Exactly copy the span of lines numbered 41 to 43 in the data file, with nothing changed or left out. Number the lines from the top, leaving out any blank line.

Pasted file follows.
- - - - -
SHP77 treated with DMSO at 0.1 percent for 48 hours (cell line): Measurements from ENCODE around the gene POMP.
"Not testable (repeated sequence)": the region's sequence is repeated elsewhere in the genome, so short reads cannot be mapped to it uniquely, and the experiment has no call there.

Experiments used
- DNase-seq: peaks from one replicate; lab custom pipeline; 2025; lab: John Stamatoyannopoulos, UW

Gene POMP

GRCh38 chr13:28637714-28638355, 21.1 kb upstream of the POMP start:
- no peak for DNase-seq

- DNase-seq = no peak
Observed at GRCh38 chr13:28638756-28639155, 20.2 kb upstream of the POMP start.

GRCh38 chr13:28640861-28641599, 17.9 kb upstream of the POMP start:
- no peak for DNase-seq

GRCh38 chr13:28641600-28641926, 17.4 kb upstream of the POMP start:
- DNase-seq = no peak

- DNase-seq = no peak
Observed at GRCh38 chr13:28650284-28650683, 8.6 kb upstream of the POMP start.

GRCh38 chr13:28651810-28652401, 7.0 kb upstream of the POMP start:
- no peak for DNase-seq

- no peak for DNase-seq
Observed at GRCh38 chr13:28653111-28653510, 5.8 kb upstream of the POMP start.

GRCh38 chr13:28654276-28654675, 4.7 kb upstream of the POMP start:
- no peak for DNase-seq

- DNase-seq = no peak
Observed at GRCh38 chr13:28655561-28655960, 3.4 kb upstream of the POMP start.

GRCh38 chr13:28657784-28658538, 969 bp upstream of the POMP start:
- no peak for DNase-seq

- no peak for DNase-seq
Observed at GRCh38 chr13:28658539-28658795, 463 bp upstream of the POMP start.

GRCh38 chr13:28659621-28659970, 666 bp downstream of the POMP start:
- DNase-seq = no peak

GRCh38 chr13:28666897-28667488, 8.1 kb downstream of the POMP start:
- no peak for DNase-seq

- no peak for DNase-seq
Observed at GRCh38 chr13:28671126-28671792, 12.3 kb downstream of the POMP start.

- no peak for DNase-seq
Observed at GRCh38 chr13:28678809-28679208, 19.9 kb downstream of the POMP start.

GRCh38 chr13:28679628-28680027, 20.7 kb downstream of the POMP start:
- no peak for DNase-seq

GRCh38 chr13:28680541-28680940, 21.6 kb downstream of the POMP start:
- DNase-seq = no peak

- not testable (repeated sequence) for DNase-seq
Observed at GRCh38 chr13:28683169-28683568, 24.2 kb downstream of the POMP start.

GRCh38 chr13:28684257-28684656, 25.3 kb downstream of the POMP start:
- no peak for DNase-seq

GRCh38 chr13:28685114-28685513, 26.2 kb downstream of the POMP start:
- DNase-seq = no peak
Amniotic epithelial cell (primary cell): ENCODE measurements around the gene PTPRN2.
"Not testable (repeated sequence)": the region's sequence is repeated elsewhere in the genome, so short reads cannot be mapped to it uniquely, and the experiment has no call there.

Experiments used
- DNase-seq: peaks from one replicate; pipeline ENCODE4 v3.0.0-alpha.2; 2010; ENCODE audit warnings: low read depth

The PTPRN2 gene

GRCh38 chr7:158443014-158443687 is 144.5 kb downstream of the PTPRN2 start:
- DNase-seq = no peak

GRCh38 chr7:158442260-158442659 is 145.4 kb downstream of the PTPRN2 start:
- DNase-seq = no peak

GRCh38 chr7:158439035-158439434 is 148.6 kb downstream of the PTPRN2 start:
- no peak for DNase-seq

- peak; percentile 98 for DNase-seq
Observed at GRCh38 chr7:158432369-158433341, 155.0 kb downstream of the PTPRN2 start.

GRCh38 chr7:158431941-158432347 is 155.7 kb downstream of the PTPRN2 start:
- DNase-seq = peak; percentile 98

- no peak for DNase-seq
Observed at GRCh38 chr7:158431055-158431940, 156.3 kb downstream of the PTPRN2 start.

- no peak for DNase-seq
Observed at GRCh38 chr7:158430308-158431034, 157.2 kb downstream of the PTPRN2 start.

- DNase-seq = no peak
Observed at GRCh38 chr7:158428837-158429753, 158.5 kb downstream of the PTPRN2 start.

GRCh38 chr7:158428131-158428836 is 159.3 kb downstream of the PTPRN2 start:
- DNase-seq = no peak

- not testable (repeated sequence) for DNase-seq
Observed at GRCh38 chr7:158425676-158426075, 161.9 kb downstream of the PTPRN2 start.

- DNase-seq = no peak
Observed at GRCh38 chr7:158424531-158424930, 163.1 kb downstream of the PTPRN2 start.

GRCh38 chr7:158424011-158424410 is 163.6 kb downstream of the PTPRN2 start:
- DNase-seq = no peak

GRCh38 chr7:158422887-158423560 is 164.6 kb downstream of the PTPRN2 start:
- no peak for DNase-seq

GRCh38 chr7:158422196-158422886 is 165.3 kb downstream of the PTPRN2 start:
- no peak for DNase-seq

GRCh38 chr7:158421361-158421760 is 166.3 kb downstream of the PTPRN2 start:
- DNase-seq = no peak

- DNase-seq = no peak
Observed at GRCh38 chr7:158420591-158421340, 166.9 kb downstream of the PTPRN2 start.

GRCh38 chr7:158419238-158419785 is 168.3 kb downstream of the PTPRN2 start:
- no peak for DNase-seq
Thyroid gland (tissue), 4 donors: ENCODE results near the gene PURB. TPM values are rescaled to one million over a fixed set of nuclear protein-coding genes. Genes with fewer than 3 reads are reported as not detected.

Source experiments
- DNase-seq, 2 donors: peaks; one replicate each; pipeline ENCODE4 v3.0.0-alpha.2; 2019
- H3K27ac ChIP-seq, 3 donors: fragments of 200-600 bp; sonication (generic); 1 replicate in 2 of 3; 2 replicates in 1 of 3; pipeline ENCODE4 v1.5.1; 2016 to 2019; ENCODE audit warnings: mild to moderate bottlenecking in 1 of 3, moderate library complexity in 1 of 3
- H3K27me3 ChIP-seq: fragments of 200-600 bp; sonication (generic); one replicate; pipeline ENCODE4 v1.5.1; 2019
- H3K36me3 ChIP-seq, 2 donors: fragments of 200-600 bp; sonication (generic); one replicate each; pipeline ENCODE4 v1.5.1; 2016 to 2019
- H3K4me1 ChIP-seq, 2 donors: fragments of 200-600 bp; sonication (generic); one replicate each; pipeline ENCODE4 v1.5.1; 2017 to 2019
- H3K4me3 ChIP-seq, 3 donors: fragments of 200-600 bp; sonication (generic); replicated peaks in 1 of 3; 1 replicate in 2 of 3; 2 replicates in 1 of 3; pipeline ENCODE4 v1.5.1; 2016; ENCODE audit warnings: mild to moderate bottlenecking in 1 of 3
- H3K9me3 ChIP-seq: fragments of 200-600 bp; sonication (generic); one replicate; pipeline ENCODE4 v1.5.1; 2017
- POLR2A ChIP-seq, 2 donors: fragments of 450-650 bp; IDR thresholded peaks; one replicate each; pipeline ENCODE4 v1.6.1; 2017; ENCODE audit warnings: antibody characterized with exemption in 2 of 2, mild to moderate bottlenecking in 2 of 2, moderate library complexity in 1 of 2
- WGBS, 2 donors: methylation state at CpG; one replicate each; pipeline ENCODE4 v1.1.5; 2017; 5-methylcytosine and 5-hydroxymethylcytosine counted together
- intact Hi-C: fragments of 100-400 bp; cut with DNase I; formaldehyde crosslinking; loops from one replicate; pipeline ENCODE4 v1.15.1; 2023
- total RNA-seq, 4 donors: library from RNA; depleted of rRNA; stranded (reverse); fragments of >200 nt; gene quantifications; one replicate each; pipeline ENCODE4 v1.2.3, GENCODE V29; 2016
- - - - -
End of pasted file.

Observed at GRCh38 chr13:28683169-28683568, 24.2 kb downstream of the POMP start.

GRCh38 chr13:28684257-28684656, 25.3 kb downstream of the POMP start:
- no peak for DNase-seq